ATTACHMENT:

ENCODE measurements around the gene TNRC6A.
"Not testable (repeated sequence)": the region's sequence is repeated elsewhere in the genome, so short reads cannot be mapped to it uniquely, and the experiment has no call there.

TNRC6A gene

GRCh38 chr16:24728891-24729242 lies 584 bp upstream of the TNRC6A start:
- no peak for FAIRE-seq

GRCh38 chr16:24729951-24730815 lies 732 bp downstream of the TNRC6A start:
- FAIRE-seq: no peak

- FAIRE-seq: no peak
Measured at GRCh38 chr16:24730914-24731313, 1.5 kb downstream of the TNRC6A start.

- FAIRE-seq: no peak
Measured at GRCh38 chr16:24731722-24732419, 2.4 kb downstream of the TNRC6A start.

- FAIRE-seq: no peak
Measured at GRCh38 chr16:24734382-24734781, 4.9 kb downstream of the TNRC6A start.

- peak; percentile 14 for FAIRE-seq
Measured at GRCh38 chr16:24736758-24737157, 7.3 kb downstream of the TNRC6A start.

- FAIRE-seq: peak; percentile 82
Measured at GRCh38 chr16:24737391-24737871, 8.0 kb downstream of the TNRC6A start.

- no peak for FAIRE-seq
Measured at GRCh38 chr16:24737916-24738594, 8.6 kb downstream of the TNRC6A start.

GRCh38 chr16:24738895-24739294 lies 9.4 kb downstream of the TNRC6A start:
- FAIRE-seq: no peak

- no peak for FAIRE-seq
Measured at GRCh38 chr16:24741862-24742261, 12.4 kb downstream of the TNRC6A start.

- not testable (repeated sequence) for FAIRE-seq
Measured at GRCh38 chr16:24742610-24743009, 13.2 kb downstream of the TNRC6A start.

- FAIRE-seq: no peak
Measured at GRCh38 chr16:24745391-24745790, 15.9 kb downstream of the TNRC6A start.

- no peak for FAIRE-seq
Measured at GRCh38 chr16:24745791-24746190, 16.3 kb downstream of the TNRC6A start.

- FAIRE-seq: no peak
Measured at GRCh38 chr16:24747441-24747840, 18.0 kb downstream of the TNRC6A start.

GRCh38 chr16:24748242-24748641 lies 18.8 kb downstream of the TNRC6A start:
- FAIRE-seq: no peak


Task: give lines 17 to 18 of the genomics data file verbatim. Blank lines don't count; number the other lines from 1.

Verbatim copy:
Measured at GRCh38 chr16:24737391-24737871, 8.0 kb downstream of the TNRC6A start.

- no peak for FAIRE-seq